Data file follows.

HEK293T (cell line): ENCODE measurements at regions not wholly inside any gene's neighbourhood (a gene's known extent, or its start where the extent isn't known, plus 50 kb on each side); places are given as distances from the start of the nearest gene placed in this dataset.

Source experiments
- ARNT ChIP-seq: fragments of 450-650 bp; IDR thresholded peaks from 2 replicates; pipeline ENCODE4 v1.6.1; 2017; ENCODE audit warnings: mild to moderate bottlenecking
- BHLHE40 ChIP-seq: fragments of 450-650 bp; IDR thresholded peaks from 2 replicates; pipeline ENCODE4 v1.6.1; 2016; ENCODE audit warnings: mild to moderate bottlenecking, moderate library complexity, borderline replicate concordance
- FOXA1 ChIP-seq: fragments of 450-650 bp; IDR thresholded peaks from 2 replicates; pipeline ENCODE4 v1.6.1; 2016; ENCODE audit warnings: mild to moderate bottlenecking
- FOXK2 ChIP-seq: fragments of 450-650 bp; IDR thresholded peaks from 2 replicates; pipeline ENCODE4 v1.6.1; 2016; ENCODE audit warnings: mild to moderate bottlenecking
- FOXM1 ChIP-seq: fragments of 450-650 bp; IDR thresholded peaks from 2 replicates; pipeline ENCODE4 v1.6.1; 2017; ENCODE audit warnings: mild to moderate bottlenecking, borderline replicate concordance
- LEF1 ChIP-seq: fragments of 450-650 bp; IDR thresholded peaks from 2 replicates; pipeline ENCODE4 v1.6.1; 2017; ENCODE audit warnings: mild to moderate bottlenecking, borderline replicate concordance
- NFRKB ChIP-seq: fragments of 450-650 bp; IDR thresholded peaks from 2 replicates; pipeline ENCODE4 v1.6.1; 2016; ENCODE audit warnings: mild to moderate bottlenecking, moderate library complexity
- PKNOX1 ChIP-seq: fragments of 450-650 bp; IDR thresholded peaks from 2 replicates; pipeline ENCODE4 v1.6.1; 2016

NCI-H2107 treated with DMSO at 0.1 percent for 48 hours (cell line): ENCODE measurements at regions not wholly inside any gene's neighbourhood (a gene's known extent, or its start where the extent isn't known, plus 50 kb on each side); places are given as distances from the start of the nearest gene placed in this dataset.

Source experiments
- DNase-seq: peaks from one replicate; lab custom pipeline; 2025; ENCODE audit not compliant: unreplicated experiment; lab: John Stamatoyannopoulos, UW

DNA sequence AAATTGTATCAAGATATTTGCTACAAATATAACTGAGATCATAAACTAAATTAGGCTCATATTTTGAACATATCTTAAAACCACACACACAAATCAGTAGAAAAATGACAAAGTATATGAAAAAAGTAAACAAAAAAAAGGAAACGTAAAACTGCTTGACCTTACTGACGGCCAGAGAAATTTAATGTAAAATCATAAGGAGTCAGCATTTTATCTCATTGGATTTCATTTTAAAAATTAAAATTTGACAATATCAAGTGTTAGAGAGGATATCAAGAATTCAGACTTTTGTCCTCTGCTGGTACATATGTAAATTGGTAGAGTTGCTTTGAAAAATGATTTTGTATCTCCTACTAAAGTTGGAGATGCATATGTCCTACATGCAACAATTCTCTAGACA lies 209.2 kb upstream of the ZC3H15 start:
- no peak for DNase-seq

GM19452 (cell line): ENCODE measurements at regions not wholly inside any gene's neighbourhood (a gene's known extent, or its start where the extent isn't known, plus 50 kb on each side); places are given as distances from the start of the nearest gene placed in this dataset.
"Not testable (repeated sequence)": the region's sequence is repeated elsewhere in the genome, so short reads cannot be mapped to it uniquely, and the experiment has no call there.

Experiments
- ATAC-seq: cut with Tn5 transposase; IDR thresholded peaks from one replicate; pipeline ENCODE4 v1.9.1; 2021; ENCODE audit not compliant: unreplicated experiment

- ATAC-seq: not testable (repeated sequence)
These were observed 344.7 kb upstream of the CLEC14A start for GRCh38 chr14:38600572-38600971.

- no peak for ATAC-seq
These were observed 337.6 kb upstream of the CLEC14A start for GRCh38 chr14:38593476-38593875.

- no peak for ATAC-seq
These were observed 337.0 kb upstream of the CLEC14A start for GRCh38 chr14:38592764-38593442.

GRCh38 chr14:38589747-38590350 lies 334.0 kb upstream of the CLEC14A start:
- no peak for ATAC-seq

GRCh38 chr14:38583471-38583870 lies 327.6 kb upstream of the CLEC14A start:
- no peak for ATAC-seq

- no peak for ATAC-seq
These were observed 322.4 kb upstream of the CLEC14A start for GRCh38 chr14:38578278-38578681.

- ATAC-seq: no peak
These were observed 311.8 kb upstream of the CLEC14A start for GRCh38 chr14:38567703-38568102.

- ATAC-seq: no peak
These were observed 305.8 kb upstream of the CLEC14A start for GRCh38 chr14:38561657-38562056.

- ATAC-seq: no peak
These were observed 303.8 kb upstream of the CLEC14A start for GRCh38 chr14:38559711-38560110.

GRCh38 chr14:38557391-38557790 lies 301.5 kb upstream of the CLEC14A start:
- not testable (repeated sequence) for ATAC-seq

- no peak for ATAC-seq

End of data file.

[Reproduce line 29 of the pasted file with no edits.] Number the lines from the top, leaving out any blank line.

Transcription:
- no peak for ATAC-seq